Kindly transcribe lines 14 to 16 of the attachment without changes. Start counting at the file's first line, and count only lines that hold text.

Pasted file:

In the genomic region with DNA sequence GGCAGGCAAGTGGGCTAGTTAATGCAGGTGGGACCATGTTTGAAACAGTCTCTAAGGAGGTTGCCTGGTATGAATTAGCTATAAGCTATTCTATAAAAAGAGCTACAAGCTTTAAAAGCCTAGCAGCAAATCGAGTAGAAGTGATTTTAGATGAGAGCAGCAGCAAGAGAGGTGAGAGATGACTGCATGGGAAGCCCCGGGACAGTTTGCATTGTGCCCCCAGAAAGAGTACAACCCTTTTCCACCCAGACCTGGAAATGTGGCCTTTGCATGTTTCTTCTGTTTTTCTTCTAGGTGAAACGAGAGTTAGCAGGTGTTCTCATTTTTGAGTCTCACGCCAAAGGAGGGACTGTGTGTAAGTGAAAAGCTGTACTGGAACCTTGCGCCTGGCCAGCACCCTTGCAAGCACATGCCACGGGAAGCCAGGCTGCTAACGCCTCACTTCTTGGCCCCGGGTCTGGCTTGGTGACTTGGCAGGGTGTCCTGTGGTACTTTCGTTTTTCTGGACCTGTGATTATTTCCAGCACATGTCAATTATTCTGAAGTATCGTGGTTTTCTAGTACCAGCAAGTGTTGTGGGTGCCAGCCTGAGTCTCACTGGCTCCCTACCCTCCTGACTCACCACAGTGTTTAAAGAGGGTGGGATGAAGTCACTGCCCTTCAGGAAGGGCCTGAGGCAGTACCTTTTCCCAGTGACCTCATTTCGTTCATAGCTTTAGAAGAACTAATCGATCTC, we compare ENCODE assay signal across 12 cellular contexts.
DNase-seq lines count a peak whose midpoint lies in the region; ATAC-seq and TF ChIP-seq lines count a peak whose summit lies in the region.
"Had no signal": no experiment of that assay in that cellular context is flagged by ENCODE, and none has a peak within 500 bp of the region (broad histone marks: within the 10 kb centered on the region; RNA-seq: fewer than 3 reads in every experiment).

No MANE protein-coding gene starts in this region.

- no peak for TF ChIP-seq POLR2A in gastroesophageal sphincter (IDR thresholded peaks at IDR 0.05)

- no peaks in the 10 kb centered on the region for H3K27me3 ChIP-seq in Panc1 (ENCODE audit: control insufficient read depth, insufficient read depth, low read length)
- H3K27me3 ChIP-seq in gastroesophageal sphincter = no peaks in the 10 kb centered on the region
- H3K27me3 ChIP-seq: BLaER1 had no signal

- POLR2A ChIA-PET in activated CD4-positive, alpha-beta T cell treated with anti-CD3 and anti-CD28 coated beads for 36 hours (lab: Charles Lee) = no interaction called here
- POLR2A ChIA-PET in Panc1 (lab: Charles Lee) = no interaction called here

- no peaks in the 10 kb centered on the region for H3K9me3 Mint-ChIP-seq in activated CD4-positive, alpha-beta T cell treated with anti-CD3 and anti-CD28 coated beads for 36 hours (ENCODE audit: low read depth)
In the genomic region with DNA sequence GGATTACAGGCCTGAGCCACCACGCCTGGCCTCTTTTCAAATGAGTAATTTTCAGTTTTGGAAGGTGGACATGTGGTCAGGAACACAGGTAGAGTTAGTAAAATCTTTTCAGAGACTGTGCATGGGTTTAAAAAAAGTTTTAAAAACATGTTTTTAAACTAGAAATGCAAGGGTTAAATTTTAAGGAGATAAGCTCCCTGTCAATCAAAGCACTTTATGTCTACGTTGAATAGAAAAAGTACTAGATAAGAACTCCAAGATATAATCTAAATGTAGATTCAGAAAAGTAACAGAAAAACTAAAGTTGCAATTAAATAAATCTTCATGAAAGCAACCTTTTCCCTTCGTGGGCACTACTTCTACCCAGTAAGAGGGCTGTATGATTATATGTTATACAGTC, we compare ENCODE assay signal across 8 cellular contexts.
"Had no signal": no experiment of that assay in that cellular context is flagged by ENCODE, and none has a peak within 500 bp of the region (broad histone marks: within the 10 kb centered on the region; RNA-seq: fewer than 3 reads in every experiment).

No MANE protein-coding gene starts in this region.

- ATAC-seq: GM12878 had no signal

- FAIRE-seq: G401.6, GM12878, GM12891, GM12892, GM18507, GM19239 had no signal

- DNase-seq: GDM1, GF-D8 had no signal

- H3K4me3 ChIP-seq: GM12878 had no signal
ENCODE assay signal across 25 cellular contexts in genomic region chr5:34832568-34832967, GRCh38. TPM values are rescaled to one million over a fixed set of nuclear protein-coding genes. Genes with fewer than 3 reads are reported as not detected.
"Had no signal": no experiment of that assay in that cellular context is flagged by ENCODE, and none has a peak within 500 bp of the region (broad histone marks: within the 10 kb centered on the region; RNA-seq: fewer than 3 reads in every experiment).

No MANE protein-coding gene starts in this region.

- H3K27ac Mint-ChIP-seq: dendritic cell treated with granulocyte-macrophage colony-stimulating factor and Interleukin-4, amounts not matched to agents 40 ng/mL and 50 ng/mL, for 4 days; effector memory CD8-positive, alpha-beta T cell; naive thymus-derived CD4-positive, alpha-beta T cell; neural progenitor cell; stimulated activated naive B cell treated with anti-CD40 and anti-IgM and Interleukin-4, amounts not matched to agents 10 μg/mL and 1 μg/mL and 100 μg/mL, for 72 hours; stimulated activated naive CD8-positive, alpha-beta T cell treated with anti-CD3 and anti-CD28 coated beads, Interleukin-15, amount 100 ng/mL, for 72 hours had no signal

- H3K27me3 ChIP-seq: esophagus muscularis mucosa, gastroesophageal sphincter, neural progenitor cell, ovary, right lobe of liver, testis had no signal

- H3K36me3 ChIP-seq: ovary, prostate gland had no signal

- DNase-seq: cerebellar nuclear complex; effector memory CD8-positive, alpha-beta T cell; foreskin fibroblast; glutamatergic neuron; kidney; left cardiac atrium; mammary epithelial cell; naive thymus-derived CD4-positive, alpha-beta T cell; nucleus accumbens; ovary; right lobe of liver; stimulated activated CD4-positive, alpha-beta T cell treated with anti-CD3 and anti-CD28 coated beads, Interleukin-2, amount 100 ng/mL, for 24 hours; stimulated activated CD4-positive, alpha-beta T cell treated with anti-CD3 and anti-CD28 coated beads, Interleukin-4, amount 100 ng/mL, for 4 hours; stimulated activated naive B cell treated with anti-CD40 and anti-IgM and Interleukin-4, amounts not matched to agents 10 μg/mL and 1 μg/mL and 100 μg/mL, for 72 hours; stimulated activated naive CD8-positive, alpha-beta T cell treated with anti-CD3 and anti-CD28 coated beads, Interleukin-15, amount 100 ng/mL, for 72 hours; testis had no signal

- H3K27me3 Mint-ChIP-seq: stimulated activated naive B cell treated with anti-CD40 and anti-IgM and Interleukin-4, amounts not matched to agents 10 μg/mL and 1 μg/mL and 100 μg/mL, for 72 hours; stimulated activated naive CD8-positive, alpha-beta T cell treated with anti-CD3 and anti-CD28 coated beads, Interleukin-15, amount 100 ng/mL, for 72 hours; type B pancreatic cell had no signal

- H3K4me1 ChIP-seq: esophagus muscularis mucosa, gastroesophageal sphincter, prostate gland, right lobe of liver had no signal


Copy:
No MANE protein-coding gene starts in this region.

- ATAC-seq: GM12878 had no signal

- FAIRE-seq: G401.6, GM12878, GM12891, GM12892, GM18507, GM19239 had no signal